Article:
"Climate change may be the subject of debate in some places but in South Florida it’s become a costly reality."
"In Miami Beach, where prolonged flooding in low-lying neighborhoods has become the norm after heavy storms, city leaders are weighing a $206 million overhaul of an antiquated drainage system increasingly compromised by rising sea level.
The plan calls for more pumps, wells to store storm runoff, higher sea walls and 'back-flow' preventers for drain pipes flowing into Biscayne Bay. Those devices are intended to stop the system from producing the reverse effect it often does now. During seasonal high tides, the salty bay regularly puddles up from sewer grates in dozens of spots, such as near the local westside bar Purdy Lounge. Extreme high tides -- like one in October 2010 -- can push in enough sea water to make streets impassable, including blocks of the prime artery of Alton Road"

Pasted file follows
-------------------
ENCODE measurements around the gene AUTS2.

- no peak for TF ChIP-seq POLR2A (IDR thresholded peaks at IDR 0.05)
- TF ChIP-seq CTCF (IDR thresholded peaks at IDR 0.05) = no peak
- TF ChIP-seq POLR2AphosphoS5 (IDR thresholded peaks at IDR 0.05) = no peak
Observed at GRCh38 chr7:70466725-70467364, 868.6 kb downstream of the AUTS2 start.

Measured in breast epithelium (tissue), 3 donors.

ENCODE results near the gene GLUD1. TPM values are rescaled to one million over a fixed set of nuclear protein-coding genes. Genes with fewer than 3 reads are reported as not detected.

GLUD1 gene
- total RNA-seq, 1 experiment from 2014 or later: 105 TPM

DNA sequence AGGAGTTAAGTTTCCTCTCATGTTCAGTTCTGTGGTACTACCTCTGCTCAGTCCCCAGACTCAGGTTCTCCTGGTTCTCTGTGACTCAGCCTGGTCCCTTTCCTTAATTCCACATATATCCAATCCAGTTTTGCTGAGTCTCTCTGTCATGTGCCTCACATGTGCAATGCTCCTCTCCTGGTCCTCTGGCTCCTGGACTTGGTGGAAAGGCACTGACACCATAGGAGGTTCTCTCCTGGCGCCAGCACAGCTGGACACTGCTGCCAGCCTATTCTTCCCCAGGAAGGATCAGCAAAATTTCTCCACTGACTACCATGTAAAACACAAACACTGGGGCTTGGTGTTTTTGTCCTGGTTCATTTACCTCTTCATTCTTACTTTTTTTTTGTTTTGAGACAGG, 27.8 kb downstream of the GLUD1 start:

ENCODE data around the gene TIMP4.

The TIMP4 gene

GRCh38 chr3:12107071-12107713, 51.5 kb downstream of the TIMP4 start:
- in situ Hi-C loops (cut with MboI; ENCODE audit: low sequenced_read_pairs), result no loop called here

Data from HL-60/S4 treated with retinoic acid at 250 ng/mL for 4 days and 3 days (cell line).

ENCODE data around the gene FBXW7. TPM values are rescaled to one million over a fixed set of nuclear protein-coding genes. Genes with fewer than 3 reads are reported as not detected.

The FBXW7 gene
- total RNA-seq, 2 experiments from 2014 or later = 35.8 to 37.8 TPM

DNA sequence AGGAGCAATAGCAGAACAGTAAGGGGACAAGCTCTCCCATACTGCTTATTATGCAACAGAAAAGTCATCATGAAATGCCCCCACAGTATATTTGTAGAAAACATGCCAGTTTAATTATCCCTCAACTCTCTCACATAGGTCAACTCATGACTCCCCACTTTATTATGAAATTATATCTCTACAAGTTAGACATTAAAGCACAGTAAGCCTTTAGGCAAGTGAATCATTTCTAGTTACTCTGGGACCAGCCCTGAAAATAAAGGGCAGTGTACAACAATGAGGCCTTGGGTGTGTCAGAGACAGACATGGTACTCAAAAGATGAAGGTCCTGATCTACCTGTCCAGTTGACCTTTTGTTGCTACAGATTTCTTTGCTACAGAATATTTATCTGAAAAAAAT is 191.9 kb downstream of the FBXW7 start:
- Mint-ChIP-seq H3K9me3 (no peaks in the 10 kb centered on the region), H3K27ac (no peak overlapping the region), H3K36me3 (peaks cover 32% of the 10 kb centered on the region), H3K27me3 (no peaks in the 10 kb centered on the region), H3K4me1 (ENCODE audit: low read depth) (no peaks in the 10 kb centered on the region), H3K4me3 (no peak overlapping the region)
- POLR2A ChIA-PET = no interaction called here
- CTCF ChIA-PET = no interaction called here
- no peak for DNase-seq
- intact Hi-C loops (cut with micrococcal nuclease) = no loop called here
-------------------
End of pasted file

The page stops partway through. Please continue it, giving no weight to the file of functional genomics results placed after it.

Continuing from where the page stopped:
Curtis Morgan reports for the Miami Herald September 1, 2012.